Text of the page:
Beer Cities: Dublin

Dublin city guide


Beer has been brewed on the island of Ireland for thousands of years. Originally in pits called a Fulacht Fiadh, like the Burnt Mound in Great Britain, beer has been a staple in Irish culture just like it has been throughout most of Europe. When one talks about Dublin as a beer destination anywhere in the world, there is no escaping what beer is on everyone’s mind. The Guinness brewery, located in the centre of Dublin, has not only shaped the geography of the city, it has provided Dublin with a beer culture that’s unrivalled anywhere in the world. Just mention the word stout and you immediately think of Dublin which is quite a feat considering stout was originally the provenance of Dublin’s proverbial big brother: London.

It doesn’t matter if you don’t like stout because if you want to know where the best traditional pubs in Dublin are, just follow the Guinness drinkers. The pubs that are traditionally known to serve the best Guinness are also the ones that tend to have the best atmosphere and the most craic. Conveniently, these days you will usually find some local craft beer in most Dublin pubs, even if it’s just a token tap and a few bottles or cans. If we take Brogans, which is next to the iconic Olympia theatre, you will get a fine pint of Guinness but walk down the steps to the Underdog Bar and you will find a tiny basement packed with the best craft beer in Ireland and abroad. Other well known traditional pubs are Mulligan’s of Poolbeg street, The Long Hall, Kehoes, The Palace, Grogans, The Stag’s Head and O’Neill’s. All of them serve independent Irish beer with O’Neill’s in particular boasting as big a range as many dedicated craft beer bars.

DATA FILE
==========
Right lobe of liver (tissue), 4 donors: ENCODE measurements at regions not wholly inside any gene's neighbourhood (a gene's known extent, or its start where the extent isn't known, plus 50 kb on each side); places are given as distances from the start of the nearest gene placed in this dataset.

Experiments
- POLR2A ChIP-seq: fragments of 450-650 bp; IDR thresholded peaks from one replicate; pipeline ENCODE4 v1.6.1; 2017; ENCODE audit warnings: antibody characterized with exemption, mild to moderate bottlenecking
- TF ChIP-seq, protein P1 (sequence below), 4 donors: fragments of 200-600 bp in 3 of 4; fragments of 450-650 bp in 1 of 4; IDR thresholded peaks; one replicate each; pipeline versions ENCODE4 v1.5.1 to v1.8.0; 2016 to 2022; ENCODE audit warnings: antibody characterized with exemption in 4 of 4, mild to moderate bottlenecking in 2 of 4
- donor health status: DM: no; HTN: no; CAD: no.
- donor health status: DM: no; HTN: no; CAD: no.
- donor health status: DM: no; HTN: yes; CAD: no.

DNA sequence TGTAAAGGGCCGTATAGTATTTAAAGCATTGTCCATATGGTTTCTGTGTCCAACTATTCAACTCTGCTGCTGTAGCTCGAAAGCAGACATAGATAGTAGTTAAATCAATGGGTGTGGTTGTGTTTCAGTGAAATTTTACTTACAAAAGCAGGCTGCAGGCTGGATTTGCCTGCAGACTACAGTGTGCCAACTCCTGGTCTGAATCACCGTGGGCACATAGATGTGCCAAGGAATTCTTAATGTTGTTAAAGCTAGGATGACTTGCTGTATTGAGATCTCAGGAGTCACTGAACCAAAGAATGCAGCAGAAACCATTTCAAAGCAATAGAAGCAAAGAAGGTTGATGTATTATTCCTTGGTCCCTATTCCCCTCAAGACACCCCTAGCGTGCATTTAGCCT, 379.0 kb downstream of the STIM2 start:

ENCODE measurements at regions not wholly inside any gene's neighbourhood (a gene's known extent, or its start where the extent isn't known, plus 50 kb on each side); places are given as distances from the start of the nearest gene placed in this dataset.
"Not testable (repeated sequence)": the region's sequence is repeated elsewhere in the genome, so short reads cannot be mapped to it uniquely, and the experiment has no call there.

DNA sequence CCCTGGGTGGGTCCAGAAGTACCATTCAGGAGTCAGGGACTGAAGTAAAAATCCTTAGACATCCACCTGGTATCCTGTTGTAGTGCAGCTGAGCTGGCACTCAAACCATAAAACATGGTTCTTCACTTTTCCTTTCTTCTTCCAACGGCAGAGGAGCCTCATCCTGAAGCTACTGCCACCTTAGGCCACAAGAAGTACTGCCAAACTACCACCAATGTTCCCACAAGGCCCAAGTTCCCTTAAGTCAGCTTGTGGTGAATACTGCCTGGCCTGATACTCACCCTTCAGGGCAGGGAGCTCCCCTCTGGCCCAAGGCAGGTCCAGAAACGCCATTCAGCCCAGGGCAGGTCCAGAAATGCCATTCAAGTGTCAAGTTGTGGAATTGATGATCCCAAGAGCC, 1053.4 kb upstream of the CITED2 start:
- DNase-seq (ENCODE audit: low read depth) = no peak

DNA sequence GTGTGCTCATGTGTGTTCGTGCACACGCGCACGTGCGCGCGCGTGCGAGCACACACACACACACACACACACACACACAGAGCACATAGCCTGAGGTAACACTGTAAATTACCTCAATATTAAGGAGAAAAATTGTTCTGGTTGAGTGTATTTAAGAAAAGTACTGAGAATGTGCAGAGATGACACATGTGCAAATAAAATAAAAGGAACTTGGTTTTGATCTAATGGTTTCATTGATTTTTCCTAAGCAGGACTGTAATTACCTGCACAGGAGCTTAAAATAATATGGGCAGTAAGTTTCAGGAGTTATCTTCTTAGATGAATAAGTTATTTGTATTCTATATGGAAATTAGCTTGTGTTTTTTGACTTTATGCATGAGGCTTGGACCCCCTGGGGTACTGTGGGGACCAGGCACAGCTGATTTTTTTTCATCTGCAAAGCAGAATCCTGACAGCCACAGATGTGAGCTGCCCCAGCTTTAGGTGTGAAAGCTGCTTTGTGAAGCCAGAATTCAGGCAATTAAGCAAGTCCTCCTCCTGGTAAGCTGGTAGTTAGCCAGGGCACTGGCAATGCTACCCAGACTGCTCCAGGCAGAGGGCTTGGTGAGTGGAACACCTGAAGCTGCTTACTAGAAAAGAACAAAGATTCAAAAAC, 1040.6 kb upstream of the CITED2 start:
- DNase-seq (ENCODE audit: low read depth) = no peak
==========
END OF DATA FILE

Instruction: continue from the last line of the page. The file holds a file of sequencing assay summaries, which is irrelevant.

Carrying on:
Dublin has more breweries than Guinness, though many are not accessible to the public, however right in the heart of Dublin by O’Connell Bridge is J.W Sweetman’s, a large multi-level pub with a brewery on-site. The copper kettles are visible through the window from the street. Follow the south side of the Liffey all the way to the east and you will find a massive Brewdog Outpost with onsite brewery. I recommend using a public bike to get there.

The Porterhouse brewery started as a brewpub in the late 90s in Temple Bar before moving production to the western suburbs, but you will find the two main Porterhouse bars in the city centre as well as Porterhouse beer available throughout the city and be sure to pop in to the Dingle Whiskey bar next to Porterhouse Central. If you are coming for craft beer, you really need to get around the numerous Galway Bay Brewery bars like Against the Grain, The Black Sheep, Paddle & Peel as well as Brewdock. A 20-minute walk from the centre of Dublin will bring you to 57 The Headline on Clanbrassil Street which serves some of the best independent Irish beers in the city along with some fantastic food. Geoff and Maire have been at the forefront of the Irish craft beer scene before there even was one. There are a couple of distilleries along the way worth visiting too. 

If you can get out of the city centre, a 20-minute tram journey will bring you to the Rascals Brewery which has a taproom and pizza restaurant, there’s even a distillery next door so you can combine the two. A couple of other breweries can also be visited such as Hope Beer just off the Howth Junction DART stop and Porterhouse brewery itself by the Broombridge LUAS stop, the same line as Rascals so you could go from one to the other, however at the time of writing this, Porterhouse has not officially started brewery tours yet since opening the new brewery. 

There are far too many excellent pubs in Dublin to mention so happy exploring and be sure to combine your beer visits with distillery/whiskey visits since they are conveniently close to each other.

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